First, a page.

While in Ahmedabad I also stopped by the St. Xavier’s Social Service Society run by Fr. Moses, who is a Jesuit. They have been doing a lot of charity work with slum dwellers who camp out along the Sabarmati River. And they did a study which implicates the government in the Gujarat riots of 2002 (where Hindus killed about 2,000 Muslims). While the “official” version of the story is that some individuals got swept up in anger, the study alleges that the killings were planned. For example, there was a shortage of gasoline canisters for the two weeks prior to the riots, because someone was hoarding them. Then, these canisters were used to ignite shops owned by Muslims. Fr. Moses thinks that someone in the government may be implicated, because shops that had a Muslim business partner but seemed to the public to be owned by Hindus were also burned. This means that those who targeted the shops likely had access to property or tax lists (see the 2002 book, Racial Hegemony: Gujarat Genocide, by Paul Mike S.J. and Aloysius Irudayam S.J.).
Part of this serves as a background for why the Congress Party was sponsoring the Gandhi march. They used to win the elections in Gujarat, but a few years ago they lost and were replaced by BJP. Some Congress members will be frank and say that the Congress politicians had slipped up and become corrupt, and that’s why they lost. But, the BJP is very intolerant toward Muslims and is pushing a right-wing agenda. So Congress wants to win Gujarat State back. This march helped their party regain the limelight. Interestingly enough, during the days I was in Ahmedabad, an international “situation” flared up. Governor Modi had been invited to come to the United States to be keynote speaker at a conference for South Asian Hoteliers (many of whom are from Gujarat State). But the U.S. Government denied Governor Modi a visa, citing his role in the Gujarat riots in 2002. Modi was angry. Headlines one day said “Modi Declares War on America.” It was a little odd to be an American walking around the streets of Ahmedabad while the Governor was “declaring war” on your country. Reading some news articles, I found that it was my own Congressman from Detroit, John Conyers, who played a big role in having Modi denied a visa. I was proud that my own country, and my Congressman, were doing something right, to defend the human rights of others.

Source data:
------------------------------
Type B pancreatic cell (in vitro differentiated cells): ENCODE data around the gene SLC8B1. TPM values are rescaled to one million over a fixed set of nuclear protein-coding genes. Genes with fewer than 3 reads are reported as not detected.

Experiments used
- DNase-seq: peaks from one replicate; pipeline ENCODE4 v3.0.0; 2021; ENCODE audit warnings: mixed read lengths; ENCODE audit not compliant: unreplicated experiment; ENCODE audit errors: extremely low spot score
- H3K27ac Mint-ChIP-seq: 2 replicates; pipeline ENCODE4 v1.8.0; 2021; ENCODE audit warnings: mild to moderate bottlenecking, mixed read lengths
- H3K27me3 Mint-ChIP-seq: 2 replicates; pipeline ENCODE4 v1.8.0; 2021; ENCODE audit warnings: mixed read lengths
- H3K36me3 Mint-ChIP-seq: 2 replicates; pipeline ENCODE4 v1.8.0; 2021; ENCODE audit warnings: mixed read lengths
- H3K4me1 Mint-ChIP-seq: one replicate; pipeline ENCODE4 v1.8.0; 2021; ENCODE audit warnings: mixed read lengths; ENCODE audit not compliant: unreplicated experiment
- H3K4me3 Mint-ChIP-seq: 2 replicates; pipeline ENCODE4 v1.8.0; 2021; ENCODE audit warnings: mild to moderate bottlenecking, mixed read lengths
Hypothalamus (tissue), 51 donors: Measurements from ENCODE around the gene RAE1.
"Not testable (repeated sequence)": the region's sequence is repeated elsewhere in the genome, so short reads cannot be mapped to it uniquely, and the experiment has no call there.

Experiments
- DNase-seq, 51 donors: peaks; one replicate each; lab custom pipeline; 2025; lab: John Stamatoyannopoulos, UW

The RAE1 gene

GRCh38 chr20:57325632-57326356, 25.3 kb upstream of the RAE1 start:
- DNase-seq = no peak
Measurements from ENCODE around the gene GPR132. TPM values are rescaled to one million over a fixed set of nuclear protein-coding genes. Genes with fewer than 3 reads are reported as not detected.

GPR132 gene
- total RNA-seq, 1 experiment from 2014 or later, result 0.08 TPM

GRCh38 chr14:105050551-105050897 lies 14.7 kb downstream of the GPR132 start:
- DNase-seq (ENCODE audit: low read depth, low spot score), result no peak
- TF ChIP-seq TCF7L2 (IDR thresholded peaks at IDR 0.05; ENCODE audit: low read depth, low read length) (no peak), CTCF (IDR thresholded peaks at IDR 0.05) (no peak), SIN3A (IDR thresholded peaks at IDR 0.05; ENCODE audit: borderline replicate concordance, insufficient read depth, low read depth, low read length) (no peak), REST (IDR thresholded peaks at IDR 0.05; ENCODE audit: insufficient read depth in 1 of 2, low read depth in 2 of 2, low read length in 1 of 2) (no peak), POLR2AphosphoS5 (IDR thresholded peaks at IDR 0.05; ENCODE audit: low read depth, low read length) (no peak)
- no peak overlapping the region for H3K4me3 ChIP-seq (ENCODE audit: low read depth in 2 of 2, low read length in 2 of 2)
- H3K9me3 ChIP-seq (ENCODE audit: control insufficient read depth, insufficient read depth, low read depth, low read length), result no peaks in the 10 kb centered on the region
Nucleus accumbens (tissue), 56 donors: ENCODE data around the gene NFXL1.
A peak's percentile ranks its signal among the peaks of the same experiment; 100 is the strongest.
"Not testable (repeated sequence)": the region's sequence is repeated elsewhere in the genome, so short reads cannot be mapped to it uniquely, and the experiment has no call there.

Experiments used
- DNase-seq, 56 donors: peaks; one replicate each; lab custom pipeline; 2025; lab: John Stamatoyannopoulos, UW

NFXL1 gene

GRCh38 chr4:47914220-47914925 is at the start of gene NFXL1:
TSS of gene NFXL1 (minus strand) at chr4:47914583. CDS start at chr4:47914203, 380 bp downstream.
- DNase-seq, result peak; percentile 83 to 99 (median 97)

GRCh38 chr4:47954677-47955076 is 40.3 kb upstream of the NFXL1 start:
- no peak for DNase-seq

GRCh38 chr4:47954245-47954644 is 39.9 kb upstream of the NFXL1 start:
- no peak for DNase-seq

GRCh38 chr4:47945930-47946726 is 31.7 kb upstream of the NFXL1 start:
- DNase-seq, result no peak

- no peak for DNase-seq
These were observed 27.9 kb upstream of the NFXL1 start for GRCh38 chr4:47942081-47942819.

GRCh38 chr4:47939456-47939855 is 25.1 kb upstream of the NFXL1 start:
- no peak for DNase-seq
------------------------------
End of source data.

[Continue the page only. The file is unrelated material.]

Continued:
Then I rejoined the march in the city of Surat. When I got there at 9:00 p.m. on the 1st of April, everything was especially in disarray. I found Katie who told me that the march into Surat had been the hardest of the whole march, because there the crowds were thickest and very chaotic. The police escorts were not controlling the enthusiastic crowds who wanted to mob the marchers. One contingent got separated from the others and ended up getting lost. Marchers were in shock sharing stories of how crazy it was. All the food was already gobbled up, but Katie told me a group went off to an air conditioned hotel for dinner, to celebrate Archana’s birthday. So we tried to catch an autorickshaw to catch up to them. But crowds of curious teen boys gathered around us, so many that they became a traffic obstruction and we couldn’t even see the vehicles approaching on the road. I thought, what am I getting myself into? Sure it’s great that so many people want to turn out to greet the march, but do they have any conception that it’s about Gandhi, or what Gandhi stands for, or is it just a novelty?
The dinner was fun because I got to see a bunch of the marchers I hadn’t seen during the two weeks I was in Ahmedabad. On the way back from the restaurant the rickshaws got lost and took us up and down the streets of Surat, where so many people were lined up sleeping on the sidewalk and curbs. It was mind boggling.